Finally, we should mention the Esperanto of prayer rites. In the early days of the State of Israel, then-IDF Chief Rabbi Shlomo Goren wanted to create a common nussah for use in the Israeli army. He sought to avoid the need to separate soldiers for religious purposes and to overcome calls for separate Ashkenazic and Sephardic military units. To this end, he adapted Hasidic Sefarad, in a version close to that of Chabad, into what he called Nussah Ahid (the unified rite) actually a form of Chabad text with some modification. This rite never really succeeded, since Israeli Orthodox Jews preferred to follow a pattern of simply allowing the preceptor to lead the prayers according to his own nussah. In fact, this pattern prevails even in some synagogues, despite not being in accord with most halakhic rulings on the subject. Nonetheless, this approach solved the very same problem, and obviated the need for the unified rite.

    Having traversed 2,000 years of Jewish history, we conclude with an observation. Local custom in prayer has been a major feature of Jewish life for its entire history. Instead of feeling uncomfortable when we enter a synagogue where things are done differently from what we are accustomed to, especially as we travel the ever-shrinking globe, we should revel in the beautiful diversity of our local customs, and in the way each Jewish community sought to fulfill its spiritual and halakhic requirements. Judaism has never insisted on uniformity, but rather has its own concept of halakhic pluralism and diversity of Minhag. The history of Jewish prayer books and their various versions and rites reflects the history of the Jewish people, its intellectual and religious development, and its migration throughout the world. We should appreciate it as a sign of the power of the masorah to serve the Jewish people in every time and place.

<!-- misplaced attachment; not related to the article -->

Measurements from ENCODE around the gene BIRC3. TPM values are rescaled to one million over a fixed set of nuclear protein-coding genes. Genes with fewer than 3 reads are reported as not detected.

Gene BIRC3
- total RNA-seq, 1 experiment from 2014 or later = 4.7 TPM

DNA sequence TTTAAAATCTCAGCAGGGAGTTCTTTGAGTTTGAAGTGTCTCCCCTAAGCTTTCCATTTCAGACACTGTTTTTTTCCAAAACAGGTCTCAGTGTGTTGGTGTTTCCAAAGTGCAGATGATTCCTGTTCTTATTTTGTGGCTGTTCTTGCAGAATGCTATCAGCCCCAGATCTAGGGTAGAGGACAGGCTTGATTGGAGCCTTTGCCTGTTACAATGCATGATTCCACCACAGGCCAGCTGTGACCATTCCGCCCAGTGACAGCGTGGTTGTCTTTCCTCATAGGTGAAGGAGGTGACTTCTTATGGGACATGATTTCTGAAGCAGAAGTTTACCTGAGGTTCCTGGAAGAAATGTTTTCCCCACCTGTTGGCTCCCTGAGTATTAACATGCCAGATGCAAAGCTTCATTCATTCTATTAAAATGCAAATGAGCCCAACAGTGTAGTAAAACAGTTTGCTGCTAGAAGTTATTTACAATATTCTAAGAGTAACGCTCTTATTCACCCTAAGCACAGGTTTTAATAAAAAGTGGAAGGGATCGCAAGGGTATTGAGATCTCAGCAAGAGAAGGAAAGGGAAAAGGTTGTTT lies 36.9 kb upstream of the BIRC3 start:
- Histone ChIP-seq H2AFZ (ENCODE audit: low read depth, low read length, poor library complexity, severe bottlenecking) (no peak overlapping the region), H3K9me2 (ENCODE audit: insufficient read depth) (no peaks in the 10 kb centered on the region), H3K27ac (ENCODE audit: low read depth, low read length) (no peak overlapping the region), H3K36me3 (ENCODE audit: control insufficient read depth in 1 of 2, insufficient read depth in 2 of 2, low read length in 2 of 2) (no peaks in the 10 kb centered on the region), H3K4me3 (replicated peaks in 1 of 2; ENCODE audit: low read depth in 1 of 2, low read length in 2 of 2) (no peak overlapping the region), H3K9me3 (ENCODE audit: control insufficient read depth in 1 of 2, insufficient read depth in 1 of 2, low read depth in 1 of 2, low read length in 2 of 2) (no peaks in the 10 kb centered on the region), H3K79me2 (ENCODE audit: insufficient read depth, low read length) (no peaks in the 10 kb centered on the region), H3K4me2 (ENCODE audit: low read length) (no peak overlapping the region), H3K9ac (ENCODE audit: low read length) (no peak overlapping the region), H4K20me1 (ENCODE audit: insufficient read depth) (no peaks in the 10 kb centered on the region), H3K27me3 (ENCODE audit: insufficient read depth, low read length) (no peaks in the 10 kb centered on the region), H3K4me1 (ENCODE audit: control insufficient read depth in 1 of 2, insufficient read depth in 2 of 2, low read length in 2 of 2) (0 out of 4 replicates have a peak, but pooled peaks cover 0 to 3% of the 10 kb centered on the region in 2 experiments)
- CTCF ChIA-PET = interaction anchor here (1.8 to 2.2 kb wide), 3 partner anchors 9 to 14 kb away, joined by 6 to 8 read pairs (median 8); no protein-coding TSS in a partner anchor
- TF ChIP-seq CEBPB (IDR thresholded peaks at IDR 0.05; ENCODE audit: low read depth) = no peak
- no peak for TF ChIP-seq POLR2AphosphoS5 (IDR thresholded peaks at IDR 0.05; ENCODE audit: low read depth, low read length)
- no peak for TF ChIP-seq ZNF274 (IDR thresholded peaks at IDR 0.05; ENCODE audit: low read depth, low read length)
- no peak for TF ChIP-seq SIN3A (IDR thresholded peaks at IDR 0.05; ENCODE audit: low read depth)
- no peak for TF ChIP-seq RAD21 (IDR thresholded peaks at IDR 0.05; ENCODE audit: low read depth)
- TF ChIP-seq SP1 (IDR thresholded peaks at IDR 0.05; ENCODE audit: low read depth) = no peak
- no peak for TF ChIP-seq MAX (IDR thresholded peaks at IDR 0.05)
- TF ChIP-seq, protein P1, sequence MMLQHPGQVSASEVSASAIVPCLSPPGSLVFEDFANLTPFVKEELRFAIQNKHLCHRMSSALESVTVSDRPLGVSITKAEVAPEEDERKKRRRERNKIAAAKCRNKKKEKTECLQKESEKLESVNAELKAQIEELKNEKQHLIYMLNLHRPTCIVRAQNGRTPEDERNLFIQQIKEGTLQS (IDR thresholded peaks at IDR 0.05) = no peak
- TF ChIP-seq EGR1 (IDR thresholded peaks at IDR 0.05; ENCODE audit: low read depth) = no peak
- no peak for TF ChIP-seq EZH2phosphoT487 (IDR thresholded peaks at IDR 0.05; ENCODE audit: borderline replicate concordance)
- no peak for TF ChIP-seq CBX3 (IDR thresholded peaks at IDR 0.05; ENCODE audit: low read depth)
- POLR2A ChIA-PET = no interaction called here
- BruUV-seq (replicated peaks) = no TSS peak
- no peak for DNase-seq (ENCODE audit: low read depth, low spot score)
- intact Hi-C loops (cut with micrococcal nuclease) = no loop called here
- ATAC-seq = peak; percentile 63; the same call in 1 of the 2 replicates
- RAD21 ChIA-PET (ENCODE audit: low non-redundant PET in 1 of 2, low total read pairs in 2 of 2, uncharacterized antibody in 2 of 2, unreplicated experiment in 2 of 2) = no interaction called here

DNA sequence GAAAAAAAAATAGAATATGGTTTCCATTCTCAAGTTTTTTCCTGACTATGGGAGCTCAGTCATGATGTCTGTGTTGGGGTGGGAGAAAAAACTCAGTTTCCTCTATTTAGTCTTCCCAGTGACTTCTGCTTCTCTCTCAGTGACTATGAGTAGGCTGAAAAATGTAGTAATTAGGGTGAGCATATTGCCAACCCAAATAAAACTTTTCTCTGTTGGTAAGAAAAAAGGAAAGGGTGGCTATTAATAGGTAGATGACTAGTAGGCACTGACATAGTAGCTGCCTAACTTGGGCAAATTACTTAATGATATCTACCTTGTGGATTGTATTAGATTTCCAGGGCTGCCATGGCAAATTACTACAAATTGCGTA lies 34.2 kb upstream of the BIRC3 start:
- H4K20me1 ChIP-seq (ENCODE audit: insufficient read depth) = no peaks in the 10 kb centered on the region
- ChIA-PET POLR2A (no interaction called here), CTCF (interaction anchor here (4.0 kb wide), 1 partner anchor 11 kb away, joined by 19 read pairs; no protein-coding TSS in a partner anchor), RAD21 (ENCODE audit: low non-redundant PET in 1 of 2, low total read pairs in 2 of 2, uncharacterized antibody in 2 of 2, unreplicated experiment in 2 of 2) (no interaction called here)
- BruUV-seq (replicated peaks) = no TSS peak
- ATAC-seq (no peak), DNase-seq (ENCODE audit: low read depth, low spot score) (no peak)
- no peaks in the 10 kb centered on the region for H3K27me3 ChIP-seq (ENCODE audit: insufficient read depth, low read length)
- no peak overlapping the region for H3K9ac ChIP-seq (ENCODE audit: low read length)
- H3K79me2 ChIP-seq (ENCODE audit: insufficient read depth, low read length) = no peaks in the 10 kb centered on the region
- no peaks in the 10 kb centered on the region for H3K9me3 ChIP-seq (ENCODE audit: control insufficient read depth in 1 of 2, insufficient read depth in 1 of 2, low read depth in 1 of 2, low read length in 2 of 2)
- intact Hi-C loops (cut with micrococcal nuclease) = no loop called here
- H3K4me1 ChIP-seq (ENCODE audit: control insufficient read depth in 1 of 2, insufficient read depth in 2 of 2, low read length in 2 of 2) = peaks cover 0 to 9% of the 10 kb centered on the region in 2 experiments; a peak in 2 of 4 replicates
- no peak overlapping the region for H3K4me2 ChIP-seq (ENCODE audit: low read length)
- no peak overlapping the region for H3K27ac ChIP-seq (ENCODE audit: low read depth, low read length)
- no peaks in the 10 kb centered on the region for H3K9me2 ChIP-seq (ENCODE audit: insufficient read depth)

Dr. Lawrence H. Schiffman is Chair of New York University’s Skirball Department of Hebrew and Judaic Studies and serves as Ethel and Irvin A. Edelman Professor of Hebrew and Judaic Studies at NYU.